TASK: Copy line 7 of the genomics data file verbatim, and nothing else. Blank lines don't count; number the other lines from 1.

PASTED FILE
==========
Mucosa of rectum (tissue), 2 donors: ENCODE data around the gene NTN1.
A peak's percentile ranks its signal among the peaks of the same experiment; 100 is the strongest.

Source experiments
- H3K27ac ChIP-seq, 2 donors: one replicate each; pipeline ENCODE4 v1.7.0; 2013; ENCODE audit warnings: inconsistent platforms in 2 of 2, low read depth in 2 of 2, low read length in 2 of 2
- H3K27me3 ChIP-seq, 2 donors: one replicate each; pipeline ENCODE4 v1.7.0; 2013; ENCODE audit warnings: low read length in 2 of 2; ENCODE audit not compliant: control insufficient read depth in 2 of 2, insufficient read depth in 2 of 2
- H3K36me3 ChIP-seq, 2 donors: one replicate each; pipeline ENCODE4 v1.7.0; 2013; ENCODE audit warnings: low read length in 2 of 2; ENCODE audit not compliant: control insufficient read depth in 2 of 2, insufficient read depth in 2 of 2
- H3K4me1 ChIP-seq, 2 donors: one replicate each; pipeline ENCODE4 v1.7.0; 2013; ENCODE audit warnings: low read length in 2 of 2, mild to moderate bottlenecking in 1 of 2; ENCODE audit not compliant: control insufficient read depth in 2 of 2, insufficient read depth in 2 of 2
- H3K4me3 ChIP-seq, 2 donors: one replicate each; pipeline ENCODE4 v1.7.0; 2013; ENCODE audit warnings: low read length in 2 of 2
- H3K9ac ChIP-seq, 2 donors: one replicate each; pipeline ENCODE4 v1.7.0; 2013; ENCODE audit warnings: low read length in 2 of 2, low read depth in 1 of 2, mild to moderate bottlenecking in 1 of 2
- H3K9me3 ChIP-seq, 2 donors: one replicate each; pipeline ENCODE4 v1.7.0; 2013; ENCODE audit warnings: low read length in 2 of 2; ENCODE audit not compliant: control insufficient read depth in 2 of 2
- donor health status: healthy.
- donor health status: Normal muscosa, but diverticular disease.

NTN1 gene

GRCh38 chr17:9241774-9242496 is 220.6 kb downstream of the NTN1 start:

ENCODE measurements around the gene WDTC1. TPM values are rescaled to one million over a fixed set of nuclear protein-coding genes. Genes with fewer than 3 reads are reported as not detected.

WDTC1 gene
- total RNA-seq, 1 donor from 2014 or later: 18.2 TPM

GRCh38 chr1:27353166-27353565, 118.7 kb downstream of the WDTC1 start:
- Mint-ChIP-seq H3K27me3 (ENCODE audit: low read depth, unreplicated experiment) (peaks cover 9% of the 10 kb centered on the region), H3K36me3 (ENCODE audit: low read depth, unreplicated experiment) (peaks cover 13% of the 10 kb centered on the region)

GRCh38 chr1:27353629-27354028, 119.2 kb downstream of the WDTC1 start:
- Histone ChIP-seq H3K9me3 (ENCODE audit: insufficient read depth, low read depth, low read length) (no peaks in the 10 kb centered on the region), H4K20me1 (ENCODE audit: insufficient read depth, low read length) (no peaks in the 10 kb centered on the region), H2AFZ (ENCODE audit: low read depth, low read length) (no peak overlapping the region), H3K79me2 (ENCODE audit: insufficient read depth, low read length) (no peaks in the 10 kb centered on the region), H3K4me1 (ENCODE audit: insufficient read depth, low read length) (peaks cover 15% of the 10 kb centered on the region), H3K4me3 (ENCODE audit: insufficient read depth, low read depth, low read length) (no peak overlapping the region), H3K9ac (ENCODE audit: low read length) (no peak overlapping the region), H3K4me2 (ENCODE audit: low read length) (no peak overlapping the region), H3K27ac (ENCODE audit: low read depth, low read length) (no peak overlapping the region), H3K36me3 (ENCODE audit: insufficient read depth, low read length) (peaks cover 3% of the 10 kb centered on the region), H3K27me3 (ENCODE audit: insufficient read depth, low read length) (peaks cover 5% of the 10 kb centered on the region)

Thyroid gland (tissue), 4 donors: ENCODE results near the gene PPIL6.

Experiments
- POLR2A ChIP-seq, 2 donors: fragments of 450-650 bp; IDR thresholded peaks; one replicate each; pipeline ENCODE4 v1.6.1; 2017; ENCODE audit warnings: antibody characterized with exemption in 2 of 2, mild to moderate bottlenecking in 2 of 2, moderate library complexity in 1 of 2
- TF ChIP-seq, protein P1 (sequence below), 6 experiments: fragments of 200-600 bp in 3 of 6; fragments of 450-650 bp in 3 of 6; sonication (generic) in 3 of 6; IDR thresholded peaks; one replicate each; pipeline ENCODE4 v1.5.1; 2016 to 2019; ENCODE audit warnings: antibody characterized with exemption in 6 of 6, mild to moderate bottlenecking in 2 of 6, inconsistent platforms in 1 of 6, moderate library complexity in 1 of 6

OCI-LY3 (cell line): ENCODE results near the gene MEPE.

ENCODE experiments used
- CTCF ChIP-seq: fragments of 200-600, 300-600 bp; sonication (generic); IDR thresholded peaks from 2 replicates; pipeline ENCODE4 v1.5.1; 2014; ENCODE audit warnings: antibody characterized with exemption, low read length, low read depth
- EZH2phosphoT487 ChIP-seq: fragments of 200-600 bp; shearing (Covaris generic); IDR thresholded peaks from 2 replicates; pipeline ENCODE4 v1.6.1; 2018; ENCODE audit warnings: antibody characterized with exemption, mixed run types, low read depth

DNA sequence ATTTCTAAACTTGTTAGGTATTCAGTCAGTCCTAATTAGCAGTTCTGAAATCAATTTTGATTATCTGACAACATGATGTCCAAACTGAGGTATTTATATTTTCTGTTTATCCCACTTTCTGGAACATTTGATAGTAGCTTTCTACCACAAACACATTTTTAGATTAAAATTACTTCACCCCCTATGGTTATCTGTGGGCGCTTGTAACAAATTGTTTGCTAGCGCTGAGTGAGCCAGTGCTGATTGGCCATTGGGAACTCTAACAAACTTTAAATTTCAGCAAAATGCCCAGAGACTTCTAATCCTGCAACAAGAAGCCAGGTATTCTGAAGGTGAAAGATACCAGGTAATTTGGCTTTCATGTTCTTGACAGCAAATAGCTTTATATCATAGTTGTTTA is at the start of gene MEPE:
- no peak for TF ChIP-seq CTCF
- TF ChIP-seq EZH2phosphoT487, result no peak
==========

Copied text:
- H3K4me1 ChIP-seq, 2 donors: one replicate each; pipeline ENCODE4 v1.7.0; 2013; ENCODE audit warnings: low read length in 2 of 2, mild to moderate bottlenecking in 1 of 2; ENCODE audit not compliant: control insufficient read depth in 2 of 2, insufficient read depth in 2 of 2